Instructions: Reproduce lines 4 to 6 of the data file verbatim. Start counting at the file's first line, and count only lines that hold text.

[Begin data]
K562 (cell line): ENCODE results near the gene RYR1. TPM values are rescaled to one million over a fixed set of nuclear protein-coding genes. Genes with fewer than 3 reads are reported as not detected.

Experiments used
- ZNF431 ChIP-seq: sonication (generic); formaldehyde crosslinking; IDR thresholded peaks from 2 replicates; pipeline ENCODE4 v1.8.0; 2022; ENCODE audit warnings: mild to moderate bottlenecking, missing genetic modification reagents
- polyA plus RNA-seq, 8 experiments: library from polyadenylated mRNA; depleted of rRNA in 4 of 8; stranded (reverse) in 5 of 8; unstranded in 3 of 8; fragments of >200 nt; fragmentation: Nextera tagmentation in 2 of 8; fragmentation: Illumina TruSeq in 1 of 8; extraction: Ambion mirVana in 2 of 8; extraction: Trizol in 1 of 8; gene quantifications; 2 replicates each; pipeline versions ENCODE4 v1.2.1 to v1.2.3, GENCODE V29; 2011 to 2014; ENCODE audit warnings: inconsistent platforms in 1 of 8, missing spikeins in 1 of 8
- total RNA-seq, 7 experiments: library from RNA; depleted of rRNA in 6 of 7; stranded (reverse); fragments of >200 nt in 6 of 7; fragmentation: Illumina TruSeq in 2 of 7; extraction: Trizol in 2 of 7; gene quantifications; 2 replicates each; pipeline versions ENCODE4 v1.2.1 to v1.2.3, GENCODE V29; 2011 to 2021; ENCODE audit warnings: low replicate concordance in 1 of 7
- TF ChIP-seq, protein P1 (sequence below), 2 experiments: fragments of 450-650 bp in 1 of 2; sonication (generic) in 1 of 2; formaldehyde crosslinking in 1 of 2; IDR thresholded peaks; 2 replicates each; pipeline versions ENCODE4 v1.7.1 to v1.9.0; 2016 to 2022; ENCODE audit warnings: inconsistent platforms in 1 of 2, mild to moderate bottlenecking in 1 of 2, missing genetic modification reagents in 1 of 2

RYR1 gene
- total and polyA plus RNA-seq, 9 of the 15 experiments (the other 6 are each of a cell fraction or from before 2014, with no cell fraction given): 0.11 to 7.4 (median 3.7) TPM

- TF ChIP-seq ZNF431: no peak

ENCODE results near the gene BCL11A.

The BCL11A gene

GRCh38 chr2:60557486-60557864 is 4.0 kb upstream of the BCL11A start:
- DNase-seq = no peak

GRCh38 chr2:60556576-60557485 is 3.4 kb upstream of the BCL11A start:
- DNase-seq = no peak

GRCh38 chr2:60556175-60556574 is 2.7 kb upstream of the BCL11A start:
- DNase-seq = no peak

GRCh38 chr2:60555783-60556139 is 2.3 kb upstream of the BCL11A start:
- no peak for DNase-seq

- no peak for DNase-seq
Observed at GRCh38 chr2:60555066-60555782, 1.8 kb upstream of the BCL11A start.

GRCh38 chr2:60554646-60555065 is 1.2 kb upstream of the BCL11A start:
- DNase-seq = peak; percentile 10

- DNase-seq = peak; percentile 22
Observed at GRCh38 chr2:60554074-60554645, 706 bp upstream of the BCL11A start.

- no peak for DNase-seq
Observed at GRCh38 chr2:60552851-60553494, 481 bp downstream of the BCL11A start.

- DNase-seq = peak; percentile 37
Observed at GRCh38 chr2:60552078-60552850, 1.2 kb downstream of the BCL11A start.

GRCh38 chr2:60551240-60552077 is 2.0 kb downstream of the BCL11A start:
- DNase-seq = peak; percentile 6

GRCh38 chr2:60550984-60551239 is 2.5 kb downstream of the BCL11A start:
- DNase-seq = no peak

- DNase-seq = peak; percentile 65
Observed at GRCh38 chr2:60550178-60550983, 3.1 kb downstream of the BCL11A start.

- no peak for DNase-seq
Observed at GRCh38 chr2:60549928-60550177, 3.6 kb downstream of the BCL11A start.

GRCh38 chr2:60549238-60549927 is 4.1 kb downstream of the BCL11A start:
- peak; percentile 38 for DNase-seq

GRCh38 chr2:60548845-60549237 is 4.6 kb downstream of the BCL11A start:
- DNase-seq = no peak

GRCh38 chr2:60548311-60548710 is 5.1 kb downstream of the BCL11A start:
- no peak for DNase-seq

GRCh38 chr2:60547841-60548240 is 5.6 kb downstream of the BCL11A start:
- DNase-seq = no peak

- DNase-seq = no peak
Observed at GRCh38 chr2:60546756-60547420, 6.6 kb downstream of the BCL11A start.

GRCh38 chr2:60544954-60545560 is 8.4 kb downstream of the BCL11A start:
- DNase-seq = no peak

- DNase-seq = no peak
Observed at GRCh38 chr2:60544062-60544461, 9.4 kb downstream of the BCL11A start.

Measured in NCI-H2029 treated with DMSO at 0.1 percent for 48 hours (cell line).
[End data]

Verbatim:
- polyA plus RNA-seq, 8 experiments: library from polyadenylated mRNA; depleted of rRNA in 4 of 8; stranded (reverse) in 5 of 8; unstranded in 3 of 8; fragments of >200 nt; fragmentation: Nextera tagmentation in 2 of 8; fragmentation: Illumina TruSeq in 1 of 8; extraction: Ambion mirVana in 2 of 8; extraction: Trizol in 1 of 8; gene quantifications; 2 replicates each; pipeline versions ENCODE4 v1.2.1 to v1.2.3, GENCODE V29; 2011 to 2014; ENCODE audit warnings: inconsistent platforms in 1 of 8, missing spikeins in 1 of 8
- total RNA-seq, 7 experiments: library from RNA; depleted of rRNA in 6 of 7; stranded (reverse); fragments of >200 nt in 6 of 7; fragmentation: Illumina TruSeq in 2 of 7; extraction: Trizol in 2 of 7; gene quantifications; 2 replicates each; pipeline versions ENCODE4 v1.2.1 to v1.2.3, GENCODE V29; 2011 to 2021; ENCODE audit warnings: low replicate concordance in 1 of 7
- TF ChIP-seq, protein P1 (sequence below), 2 experiments: fragments of 450-650 bp in 1 of 2; sonication (generic) in 1 of 2; formaldehyde crosslinking in 1 of 2; IDR thresholded peaks; 2 replicates each; pipeline versions ENCODE4 v1.7.1 to v1.9.0; 2016 to 2022; ENCODE audit warnings: inconsistent platforms in 1 of 2, mild to moderate bottlenecking in 1 of 2, missing genetic modification reagents in 1 of 2